Companies encouraged to act on gender pay gap
A change to employment law is likely to be required to ensure companies act to close the gender pay gap, the findings of new research suggest.
The government is encouraging companies to undertake salary audits in a bid to address the issue of gender pay discrimination.
It hopes businesses will agree to participate in such studies voluntarily, but has included provisions in the Equality Bill to make audits mandatory for private sector organisations with more than 250 employees in 2013, if insufficient progress is made.
Figures contained in the Chartered Institute of Personnel and Development/KPMG Labour Market Outlook show that only 18 per cent of companies which would be affected by the legislation currently carry out pay audits.
KPMG’s head of reward Ingrid Waterfield advised companies to act now rather than waiting for employment law to change, as developing a fair salary structure is likely to have a positive impact on the workforce.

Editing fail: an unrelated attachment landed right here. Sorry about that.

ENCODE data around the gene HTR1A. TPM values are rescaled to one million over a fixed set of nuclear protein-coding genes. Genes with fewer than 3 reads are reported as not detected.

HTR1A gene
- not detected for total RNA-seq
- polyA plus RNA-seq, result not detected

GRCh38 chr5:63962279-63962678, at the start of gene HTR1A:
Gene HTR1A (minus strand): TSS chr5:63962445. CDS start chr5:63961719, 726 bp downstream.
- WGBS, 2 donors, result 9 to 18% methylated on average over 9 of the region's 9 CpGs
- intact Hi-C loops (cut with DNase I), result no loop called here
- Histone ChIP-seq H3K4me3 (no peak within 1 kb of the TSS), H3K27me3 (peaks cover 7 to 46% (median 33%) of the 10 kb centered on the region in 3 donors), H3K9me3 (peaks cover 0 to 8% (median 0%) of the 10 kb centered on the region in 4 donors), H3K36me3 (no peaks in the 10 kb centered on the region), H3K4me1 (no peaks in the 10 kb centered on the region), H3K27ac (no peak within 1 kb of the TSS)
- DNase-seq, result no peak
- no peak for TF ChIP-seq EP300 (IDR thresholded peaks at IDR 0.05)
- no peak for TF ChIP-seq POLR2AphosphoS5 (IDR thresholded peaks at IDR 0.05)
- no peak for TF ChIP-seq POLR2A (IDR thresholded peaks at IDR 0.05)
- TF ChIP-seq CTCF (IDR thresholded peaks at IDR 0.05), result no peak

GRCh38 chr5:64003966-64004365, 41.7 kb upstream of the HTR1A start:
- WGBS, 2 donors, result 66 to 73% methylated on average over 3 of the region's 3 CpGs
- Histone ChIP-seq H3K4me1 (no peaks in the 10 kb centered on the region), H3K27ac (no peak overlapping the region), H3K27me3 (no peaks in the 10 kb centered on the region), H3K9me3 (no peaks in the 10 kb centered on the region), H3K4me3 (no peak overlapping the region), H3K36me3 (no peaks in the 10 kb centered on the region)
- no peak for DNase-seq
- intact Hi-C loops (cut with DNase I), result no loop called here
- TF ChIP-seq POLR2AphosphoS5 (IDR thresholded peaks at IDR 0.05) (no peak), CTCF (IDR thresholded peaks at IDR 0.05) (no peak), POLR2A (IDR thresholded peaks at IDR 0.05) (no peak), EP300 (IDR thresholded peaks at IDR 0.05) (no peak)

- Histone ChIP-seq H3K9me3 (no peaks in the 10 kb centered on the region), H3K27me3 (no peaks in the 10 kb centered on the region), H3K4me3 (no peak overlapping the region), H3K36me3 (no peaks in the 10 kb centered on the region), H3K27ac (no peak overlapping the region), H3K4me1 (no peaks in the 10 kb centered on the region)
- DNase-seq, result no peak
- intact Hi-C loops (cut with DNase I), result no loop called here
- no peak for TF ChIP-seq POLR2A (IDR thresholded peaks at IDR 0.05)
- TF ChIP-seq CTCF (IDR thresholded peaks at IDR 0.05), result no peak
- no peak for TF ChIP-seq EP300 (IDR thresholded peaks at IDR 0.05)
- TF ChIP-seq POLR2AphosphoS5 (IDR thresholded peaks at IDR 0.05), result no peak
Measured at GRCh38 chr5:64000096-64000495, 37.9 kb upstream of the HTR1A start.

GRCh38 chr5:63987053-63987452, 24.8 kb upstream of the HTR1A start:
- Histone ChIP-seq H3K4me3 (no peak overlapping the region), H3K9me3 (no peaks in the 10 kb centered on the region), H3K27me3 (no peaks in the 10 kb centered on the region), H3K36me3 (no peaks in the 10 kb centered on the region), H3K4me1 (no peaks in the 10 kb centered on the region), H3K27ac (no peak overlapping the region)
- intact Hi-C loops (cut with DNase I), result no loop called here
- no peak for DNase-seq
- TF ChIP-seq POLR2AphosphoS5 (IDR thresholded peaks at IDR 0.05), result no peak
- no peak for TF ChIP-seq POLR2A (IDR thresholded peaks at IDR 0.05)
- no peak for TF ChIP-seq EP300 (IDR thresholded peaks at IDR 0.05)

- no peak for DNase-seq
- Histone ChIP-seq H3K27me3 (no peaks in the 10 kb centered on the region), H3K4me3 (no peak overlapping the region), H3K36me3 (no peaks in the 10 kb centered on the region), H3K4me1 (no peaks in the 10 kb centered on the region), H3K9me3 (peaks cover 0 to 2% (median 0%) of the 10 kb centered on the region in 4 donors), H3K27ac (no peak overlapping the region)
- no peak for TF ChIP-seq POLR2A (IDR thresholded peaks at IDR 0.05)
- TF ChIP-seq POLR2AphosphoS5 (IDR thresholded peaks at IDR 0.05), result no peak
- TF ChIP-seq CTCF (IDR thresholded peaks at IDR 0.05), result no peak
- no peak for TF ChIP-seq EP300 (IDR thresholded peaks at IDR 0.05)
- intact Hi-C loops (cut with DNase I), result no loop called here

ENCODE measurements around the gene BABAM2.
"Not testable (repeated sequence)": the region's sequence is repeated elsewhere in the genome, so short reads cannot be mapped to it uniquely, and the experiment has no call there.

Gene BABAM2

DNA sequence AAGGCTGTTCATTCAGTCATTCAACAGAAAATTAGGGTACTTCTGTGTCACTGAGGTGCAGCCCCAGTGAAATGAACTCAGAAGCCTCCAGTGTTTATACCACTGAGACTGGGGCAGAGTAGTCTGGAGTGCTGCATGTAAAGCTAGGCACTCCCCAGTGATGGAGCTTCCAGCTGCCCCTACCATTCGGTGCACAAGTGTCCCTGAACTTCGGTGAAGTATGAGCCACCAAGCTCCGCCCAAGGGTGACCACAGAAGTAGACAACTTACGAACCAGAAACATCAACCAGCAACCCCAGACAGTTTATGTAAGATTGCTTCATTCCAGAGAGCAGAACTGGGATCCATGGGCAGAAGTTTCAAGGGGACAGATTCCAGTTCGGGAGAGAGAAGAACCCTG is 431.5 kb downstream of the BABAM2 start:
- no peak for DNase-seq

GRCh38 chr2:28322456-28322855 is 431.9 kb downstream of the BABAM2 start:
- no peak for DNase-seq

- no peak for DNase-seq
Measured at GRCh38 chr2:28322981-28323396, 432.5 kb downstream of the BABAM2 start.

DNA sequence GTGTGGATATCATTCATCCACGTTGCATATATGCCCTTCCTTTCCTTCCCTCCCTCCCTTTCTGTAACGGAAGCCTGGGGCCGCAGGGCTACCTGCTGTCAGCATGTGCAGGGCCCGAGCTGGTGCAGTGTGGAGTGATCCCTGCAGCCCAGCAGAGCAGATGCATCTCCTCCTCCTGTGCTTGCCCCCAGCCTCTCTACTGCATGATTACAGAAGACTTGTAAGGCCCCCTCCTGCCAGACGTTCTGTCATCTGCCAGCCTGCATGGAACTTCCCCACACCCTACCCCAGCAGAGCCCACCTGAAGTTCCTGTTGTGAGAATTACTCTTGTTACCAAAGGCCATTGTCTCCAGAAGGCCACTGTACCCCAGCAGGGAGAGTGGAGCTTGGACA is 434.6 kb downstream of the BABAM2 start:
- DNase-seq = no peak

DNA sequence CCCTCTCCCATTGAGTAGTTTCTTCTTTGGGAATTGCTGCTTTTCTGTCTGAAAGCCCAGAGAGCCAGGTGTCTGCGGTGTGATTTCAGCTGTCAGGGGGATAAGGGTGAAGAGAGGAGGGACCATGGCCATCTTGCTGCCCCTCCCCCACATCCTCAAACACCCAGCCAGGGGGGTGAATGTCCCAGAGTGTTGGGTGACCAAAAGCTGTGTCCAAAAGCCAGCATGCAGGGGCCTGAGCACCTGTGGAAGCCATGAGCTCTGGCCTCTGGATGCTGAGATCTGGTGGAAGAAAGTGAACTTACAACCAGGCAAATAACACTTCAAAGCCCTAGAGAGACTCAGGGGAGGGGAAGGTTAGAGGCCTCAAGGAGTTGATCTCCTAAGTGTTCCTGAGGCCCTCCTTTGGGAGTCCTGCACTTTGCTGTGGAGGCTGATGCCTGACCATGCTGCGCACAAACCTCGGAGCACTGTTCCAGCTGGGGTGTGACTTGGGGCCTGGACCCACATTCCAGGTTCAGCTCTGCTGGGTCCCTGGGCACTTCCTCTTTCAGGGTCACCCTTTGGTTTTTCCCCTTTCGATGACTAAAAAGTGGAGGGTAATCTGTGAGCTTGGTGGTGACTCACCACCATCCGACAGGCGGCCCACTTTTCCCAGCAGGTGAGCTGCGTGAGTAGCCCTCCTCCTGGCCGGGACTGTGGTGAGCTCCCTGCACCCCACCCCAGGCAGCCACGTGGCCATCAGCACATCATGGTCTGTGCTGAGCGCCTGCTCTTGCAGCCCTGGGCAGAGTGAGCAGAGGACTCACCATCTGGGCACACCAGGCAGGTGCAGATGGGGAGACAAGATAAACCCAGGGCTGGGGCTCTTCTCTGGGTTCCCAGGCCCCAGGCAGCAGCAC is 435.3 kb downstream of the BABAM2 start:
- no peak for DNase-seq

“Leading businesses examine their pay gaps not because of government, but because they understand the reputational and legal damage in not getting it right,” she added.
The report comes after a study backed by the British Medical Association revealed an average pay gap of £15,245 between female consultants and their better-paid male counterparts.
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